Frank – You can’t mess with a Frank. Strong and enduring, and with a definite whiff of war hero about it. There was once a boy in my class called Frank. He was a handsome little chap, captain of the football team and his popularity knew know bounds. Enough said. Similar favourites: Max, Fred, Tom, Ned.

Fabien – An exotic take on a boy’s name – very French, perhaps, dare I say, slightly effeminate. But who wouldn’t want a son with Parisian chic? Similar favourites: Yves, Etienne, Emery, Emile, Leon.

And for the girls:

Beatrice – Classy, beautiful and with a touch of royalty to it, Beatrice has swiftly become a firm favourite. It’s perhaps becoming a little too popular with the Waitrose mums. But I still love it. I had a Great Auntie Beattie, who lived til 94, and she was quite the character. The good thing about Beatrice is that all of its derivatives – Bea, Beattie, Bee – work well. Similar favourites: Charlotte, Mary (touted here as the ‘ultimate’ name), Emily, Isabel, Evelyn, Harriet.

Anna – I’m strangely drawn to the name Anna, (not least because it’s the name of one of my most fabulous friends). I don’t absolutely love the name but I feel it garners a certain level of respect. You know where you stand with Anna; it can’t be shortened or messed with. Like your Helens, Rachels, Lisas and Emmas, there’s plenty of Annas around now but there won’t be by 2050. At this point, I believe Anna will take on a vintage – almost ethereal – elegance.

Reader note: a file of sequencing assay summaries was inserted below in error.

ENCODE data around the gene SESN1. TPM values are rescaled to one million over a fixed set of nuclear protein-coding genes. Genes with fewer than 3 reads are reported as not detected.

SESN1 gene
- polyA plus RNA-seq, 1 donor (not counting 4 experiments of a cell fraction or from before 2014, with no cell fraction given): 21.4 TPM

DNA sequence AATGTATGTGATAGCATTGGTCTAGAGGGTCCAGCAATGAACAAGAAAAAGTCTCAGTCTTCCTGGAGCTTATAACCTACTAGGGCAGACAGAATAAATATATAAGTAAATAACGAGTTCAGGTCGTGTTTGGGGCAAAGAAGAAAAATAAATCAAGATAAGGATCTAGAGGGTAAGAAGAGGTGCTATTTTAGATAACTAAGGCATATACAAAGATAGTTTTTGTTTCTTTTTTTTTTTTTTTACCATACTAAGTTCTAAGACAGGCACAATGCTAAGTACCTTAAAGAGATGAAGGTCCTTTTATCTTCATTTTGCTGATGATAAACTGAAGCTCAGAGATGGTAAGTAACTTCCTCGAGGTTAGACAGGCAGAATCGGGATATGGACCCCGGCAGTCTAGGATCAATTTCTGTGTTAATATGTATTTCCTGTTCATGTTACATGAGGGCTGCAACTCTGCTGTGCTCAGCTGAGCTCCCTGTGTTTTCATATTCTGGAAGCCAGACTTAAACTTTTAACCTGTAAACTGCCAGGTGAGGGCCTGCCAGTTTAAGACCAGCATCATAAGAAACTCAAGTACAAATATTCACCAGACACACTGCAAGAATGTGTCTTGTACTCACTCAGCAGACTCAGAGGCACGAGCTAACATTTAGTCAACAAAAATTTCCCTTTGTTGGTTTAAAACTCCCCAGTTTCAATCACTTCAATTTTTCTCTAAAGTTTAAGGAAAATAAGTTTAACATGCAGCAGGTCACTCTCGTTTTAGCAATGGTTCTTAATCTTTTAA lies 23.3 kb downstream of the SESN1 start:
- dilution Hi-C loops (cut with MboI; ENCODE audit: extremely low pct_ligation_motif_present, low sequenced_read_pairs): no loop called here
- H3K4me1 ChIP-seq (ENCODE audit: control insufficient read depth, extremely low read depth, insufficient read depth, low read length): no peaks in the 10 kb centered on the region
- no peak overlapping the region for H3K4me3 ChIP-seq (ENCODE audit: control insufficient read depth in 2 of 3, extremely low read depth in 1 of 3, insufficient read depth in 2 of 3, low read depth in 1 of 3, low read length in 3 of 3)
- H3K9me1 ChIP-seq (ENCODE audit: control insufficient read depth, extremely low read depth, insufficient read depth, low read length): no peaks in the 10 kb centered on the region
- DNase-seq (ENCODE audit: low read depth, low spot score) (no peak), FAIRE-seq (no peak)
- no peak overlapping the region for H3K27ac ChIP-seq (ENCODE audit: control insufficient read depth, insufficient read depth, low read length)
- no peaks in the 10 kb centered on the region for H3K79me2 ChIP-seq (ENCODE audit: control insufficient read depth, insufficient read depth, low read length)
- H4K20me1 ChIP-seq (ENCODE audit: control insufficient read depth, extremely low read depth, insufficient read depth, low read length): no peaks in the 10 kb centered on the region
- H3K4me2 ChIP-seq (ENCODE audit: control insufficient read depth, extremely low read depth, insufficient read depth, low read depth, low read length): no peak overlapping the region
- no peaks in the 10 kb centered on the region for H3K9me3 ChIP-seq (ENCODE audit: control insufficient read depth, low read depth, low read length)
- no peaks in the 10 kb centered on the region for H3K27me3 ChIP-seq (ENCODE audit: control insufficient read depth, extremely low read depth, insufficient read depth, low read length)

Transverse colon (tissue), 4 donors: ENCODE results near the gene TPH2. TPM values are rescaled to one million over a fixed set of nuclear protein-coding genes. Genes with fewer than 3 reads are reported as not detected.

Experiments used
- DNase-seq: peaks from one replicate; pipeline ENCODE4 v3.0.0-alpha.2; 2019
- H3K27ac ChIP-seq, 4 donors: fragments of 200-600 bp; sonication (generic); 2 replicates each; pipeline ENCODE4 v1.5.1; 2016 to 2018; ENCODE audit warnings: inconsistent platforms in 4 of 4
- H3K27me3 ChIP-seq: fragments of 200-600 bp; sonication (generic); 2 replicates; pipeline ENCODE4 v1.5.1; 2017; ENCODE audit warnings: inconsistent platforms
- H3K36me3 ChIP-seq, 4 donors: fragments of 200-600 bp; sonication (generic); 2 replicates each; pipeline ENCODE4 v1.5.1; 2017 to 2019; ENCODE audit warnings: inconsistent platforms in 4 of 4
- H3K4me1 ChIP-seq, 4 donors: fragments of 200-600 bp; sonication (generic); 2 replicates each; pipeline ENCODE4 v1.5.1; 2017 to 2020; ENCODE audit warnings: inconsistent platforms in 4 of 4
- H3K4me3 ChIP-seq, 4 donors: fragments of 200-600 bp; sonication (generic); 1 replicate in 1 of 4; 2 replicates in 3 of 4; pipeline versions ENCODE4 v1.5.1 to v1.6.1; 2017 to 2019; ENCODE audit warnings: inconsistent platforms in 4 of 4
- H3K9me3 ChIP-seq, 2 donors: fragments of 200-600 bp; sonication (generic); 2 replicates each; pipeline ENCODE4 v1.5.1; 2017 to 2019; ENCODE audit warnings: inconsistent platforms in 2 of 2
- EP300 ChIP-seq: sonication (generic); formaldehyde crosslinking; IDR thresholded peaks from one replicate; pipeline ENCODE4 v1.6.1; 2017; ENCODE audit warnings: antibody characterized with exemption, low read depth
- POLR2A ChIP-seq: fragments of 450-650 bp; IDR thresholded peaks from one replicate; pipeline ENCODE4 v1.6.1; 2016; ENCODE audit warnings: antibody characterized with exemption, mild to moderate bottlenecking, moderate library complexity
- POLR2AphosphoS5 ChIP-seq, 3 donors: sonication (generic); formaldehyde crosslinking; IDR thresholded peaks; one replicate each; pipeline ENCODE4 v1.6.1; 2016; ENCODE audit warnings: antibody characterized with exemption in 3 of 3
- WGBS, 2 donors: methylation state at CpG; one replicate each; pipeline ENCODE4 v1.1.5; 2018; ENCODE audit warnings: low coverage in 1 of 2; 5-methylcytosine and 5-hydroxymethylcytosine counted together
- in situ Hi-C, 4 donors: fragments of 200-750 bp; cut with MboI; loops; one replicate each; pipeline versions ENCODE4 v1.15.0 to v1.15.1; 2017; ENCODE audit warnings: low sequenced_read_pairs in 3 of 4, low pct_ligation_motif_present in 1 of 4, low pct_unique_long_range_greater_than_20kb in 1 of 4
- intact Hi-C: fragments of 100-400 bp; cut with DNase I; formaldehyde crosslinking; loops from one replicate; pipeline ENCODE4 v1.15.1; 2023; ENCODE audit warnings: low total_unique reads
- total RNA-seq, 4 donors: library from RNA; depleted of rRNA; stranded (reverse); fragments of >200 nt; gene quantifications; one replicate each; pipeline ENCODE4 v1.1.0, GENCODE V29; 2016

Wren – My friend called her daughter Wren. I’ve got to hand it to her. It’s a genius name: unusual yet classic, strong, not too girly and can’t be shortened. It’s everything Anna is… and more. I love it. Similar favourites: Augusta, Brooke, Jasmine.

Georgie – Firstly, banish all thoughts of Georgie Porgie. Georgie is a fun name for a girl. It’s playful in a tomboy-ish, Enid Blyton kind of way but hopefully unusual enough for her to be the only Georgie in her class. In my mind, it’s a good alternative for the ubiquitous but eternally-elegant Grace or Gracie. Similar favourites – Edie, Audrey, Evie, Maisie, Janie. 

Marais – I’m not sure this is strictly a name but the husband and I came up with this while we were trotting around this cool little area of Paris. I like Marais. It has a cosmopolitan, slightly-exotic feel. I’m almost certain there won’t be another Marais at the toddler group. Perhaps for good reason? Similar favourites: Mariella, Mallory, Lucia, Vivetta.

Still not convinced? There’s a whole band of names reportedly teetering on the brink of extinction… so if it’s uniqueness you’re after, why not snap up one of these gems?

For the girls: Maud, Marjorie, Gertrude, Gladys, Hilda, Edna…

Or for the boys: Norman, Horis, Humphrey, Willie, Elmo, Cecil, Rowland…